Labour's Ed Miliband urges 'yes' Wales referendum vote

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Ed Miliband
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Ed Miliband said it was 'a better system, it's a fairer system'

Labour leader Ed Miliband has urged party members to deliver a "yes" vote in next spring's referendum on greater powers for the Welsh assembly.

Mr Miliband claimed the proposals will help the assembly become more democratic and accountable to the people of Wales.

The True Wales no campaign said he had "failed to understand the dangers of devolution".

The referendum is due to take place on 3 March.

Speaking to BBC Wales, the Labour leader said it was time to build on the achievements of devolution.

"I think that devolution has been a success," he said.

"The next step is about Wales not having to come to London when it wants to make changes within the devolved policy areas but being able to make the changes itself.

"It's a better system, it's a fairer system, and I think it's a system that respects Wales."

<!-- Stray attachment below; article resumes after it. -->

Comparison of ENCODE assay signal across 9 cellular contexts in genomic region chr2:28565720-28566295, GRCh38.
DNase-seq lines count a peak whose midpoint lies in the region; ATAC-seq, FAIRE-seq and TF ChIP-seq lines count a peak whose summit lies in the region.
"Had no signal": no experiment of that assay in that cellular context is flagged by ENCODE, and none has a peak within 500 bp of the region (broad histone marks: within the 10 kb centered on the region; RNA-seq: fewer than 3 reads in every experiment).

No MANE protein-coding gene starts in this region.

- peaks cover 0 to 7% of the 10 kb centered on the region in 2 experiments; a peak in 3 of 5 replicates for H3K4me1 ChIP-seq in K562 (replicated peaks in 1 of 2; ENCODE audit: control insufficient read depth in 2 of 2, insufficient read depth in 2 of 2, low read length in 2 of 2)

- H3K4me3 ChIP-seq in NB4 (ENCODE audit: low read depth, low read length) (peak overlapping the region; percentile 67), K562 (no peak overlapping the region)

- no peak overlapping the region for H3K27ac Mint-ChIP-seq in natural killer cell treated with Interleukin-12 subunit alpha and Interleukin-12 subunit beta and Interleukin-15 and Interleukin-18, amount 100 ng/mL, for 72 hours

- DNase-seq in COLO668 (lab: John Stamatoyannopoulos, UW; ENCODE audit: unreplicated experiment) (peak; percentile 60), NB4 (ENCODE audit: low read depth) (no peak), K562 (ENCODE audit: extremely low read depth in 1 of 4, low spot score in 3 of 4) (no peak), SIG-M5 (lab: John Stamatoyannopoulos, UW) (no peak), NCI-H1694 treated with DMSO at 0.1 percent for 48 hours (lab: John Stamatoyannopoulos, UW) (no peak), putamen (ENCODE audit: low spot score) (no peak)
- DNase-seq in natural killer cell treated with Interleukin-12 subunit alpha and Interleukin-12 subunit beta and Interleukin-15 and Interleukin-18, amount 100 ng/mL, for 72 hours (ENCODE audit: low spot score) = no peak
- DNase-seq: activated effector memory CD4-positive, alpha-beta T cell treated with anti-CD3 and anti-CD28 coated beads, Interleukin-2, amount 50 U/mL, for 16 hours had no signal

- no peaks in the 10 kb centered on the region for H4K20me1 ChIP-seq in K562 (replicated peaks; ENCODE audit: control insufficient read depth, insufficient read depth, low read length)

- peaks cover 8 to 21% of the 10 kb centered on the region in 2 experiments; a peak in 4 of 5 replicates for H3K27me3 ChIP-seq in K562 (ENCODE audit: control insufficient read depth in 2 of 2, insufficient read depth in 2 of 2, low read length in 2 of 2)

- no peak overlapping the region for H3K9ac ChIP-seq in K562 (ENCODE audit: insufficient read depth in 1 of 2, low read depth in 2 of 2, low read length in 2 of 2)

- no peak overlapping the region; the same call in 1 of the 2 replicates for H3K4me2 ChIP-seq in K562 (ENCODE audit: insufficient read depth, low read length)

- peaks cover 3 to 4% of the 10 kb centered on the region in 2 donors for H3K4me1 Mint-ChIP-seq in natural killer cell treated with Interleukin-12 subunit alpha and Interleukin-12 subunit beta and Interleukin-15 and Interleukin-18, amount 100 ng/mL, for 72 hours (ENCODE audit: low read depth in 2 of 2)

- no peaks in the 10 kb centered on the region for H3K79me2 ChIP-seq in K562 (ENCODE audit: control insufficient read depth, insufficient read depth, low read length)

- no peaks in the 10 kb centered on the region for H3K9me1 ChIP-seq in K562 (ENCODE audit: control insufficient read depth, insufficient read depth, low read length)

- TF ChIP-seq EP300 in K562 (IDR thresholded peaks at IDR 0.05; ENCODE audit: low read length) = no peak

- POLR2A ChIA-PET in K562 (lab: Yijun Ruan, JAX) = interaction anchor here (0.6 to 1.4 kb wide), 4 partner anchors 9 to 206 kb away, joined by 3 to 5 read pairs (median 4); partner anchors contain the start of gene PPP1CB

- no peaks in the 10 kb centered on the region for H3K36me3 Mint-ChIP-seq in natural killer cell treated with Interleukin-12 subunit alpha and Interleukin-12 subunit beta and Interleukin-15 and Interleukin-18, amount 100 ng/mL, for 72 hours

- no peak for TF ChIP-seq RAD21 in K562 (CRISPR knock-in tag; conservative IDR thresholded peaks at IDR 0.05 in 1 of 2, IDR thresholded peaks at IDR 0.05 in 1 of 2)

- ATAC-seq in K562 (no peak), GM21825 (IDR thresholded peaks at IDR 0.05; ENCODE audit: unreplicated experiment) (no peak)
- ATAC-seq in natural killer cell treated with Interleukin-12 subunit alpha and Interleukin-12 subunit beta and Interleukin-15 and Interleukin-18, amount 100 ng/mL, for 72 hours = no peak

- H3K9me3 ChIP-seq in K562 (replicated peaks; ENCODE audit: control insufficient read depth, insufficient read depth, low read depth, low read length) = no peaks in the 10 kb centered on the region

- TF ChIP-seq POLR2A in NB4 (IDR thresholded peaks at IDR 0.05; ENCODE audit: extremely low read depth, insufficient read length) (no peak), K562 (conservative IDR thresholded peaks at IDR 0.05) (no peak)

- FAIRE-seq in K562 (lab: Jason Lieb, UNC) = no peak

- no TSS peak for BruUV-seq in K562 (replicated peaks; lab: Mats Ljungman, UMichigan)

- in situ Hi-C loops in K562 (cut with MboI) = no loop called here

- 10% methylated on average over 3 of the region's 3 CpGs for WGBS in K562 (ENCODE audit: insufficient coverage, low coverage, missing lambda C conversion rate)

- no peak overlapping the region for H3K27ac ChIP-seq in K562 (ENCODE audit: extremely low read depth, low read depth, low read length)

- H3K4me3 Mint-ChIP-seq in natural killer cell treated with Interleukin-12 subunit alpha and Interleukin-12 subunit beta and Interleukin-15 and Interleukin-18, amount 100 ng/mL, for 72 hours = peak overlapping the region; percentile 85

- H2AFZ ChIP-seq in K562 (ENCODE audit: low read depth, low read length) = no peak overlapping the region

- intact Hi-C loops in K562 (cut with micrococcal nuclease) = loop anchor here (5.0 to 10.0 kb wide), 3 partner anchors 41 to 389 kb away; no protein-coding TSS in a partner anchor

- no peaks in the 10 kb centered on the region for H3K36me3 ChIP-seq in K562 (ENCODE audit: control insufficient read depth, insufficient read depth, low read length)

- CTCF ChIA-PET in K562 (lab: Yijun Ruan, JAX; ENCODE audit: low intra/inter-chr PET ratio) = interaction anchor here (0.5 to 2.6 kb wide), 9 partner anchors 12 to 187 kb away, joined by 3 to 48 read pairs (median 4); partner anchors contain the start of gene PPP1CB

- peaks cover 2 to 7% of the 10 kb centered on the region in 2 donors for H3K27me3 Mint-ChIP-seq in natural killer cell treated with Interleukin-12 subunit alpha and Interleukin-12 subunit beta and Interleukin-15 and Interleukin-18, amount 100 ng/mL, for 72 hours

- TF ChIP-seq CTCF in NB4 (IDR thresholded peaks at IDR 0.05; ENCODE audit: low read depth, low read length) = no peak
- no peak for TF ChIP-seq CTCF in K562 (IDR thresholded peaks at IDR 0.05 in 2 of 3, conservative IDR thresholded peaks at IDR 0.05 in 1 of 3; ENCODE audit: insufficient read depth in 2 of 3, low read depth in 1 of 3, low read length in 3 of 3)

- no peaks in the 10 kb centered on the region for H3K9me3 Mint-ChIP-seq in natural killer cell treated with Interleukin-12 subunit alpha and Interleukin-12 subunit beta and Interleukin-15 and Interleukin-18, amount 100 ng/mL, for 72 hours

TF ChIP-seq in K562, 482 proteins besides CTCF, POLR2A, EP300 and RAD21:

Mr Miliband praised the Labour-led administration in Cardiff Bay for "showing the way" in areas such as the foundation stage of nursery education, and its decision to subsidise tuition fees for students from Wales.

He dismissed the likely impact of internet spats involving Education Minister Leighton Andrews and other leaders of the Yes campaign.

"We are fighting a positive campaign about how Wales can benefit from approving this referendum in March," he said.

"I think it's the right thing to do for Wales and then it's on to the Welsh Assembly Government elections which are very important elections in Wales, about who is the next first minister of Wales, obviously very much hope Carwyn Jones is re-elected."

A spokeswoman for True Wales, the no campaign said: "There are many Labour Party members who disagree with the party's attitude towards devolution. They believe there is no need to have more powers.

"Mr Miliband has totally failed to understand the dangers of devolution. He has also betrayed the principle of the need for common legislation and services for the people of Wales and England."